Looking at the sitemap, I regrouped the content into fewer groups, which would translate into fewer columns on the site. To make two groups, I had to think about where each piece of content would make more sense. I also needed to create a dynamic "hero" that helped me a bunch of content into one section.

As stated, grouping the content into two groups led to the redesign to have 2 columns unlike the original 3 column design.

This was meant to improve clarity and make the site less busy.

Outside of the change in the number of columns, the changes on the homepage include:

  • The hierarchy is more clear on landing. The user sees Currently reading and the hero first, then updates.
  • The hero behaves as a carousel going through different content, including recommendations, news and more.

Global Navigation

By removing sections from the utility menu, I was able to make the website blueprint slightly narrower.

This translated to a slightly less busy navigation. The icons did not change but their meanings were more obvious now because there were less to distinguish between.

I also designed a modified notification pane that incorporated actionable tasks based on what I had removed from the utility menu.

Browse Secondary Navigation

In the redesigned browse secondary navigation, I grouped and ordered things in a manner that easier to understand. The two groups were books and extras. These changes made the hierarchy much easier to follow. Lastly, I changed the label of "Explore" to "Browse All". Not only was this more consistent but it was a lot easier to understand the purpose.


This project was one of the most unique projects I have done at SCAD. We are very used to doing semester-long groups project where we go through the full development of a UX solution. However, this provided a very unique perspective at what UX can be.

1. I am interested in doing information architecture.

As much as I like to consider myself a creative, I have an affinity to logic, technicalities and order that I cannot ignore. This project reminded me UX is an expansive field and information architecture is a part of it that I truly can connect with.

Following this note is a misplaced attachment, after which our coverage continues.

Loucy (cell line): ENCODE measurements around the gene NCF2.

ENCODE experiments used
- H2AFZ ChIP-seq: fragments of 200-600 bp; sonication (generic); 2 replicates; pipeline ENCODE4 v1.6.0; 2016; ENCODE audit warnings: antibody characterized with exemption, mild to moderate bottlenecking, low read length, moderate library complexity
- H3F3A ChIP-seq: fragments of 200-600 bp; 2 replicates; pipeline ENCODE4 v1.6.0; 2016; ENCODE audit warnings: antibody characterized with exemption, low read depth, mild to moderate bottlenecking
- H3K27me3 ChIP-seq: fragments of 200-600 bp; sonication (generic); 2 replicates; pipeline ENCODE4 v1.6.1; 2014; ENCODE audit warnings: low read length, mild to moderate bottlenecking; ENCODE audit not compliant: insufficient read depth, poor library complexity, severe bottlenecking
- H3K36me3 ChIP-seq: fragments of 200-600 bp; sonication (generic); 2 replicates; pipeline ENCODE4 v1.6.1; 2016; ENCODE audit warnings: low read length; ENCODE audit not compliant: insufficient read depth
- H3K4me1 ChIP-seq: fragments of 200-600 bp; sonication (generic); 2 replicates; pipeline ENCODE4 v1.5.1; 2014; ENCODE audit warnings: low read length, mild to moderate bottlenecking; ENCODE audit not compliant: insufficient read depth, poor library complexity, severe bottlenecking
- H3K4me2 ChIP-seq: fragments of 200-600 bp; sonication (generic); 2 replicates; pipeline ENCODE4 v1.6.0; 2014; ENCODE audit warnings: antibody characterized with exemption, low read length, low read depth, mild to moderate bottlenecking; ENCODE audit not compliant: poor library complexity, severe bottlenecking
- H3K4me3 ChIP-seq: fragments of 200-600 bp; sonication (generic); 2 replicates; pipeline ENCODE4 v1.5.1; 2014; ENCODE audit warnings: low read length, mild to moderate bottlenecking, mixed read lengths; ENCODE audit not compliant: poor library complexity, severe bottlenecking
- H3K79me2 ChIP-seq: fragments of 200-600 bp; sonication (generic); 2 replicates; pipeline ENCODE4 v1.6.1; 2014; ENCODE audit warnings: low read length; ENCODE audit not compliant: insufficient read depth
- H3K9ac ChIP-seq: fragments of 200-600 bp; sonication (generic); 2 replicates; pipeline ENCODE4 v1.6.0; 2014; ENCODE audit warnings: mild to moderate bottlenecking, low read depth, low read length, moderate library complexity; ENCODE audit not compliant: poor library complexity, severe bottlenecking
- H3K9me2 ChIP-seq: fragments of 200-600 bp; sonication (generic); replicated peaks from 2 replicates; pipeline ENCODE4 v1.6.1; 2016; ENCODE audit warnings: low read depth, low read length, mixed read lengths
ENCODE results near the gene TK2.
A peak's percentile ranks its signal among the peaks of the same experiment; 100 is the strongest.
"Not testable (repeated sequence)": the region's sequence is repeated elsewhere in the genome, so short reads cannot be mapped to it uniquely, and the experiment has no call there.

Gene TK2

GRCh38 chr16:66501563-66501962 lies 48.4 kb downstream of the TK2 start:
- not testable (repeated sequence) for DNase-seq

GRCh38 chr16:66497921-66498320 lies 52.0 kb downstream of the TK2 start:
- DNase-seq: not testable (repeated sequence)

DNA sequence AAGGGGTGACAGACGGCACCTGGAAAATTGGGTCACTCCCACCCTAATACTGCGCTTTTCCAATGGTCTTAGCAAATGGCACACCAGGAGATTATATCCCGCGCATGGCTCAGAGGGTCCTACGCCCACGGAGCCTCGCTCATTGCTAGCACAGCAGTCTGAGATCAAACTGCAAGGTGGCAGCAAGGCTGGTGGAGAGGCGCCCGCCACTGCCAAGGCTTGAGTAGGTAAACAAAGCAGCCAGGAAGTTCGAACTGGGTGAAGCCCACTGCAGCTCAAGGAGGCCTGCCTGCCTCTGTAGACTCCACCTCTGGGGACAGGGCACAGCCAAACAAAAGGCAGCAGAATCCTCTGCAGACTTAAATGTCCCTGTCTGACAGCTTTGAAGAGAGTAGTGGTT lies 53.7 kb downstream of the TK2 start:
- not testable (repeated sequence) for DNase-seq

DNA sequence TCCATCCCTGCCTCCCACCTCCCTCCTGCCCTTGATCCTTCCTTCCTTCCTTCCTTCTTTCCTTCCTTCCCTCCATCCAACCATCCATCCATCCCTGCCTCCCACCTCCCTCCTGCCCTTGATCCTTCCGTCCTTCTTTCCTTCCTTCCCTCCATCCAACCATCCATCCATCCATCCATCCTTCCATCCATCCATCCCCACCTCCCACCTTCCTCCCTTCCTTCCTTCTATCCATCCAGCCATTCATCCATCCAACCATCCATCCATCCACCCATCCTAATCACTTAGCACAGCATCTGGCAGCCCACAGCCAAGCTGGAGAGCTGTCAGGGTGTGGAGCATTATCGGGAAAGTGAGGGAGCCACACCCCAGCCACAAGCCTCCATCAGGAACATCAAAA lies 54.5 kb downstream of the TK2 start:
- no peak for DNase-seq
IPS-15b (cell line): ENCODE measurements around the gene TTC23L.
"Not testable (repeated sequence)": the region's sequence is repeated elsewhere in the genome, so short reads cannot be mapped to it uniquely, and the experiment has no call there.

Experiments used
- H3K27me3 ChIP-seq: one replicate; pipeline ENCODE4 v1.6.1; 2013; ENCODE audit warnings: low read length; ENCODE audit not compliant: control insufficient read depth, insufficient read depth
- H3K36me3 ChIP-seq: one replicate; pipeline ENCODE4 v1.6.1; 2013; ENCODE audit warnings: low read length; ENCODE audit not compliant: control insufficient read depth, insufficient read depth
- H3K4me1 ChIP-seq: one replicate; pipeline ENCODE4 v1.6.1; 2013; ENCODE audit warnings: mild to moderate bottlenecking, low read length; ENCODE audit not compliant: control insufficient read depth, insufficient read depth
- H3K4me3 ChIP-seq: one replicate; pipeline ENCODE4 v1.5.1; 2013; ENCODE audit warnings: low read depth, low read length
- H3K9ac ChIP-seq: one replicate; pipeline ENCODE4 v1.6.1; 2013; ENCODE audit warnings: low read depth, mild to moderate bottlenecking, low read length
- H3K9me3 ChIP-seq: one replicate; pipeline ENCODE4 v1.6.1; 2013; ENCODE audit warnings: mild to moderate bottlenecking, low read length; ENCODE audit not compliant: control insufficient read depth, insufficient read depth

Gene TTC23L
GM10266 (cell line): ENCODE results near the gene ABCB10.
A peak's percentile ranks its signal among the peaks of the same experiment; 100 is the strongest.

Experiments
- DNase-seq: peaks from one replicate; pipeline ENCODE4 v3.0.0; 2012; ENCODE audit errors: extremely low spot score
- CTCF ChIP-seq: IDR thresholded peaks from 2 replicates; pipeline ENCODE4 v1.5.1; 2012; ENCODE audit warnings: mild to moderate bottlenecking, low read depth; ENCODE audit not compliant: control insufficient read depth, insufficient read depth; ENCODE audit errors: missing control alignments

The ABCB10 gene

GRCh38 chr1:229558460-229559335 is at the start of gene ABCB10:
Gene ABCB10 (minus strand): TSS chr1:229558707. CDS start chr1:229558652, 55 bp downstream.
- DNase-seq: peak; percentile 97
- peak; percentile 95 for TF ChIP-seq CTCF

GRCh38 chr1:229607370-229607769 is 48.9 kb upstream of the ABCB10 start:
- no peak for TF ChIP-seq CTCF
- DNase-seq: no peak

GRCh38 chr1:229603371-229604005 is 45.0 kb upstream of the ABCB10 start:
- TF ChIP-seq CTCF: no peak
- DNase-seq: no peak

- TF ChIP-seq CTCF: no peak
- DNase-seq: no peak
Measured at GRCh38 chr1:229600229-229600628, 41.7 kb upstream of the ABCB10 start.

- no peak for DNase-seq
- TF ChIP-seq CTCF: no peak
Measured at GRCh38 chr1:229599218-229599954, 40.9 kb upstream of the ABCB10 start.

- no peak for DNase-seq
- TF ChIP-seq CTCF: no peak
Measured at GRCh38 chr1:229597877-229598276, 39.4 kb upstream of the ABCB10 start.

2. Redesigns don't need to be visual to be effective.

When the project was announced, I was definitely thinking about bringing a facelift to many sites. While this is natural and the UI design of an application matter, a redesign does not need a visual overhaul to be effective. The focus was meant to be the information architecture. Having completed the project, I must say that the choices I made could be effective in making the website much usable despite only focusing on a few key changes in structure.

3. Sitemaps are useful tools in finding UX problems.

Looking at the sitemap alone, it was easy to find where problem would being appearing on the wireframe. For example, the three column design was visible from the sitemap and from the beginning it was clear that it was simply too overwhelming.It was also evident that the utility menu in the global navigation was not too useful and focused on functions that GoodReads themselves did not care too much.

TL;DR: Here are some of the key lessons/reflection points I took away from this project:

  • Information architecture is a part of UX that I am truly interested in.
  • Redesigns do not need to be visual at all to be effective.
  • Site maps can provide a very high level but effective look at where problems may appear when the site map is translated into a wireframe.
  • Understand
  • Analyze
  • Redesign
  • Reflection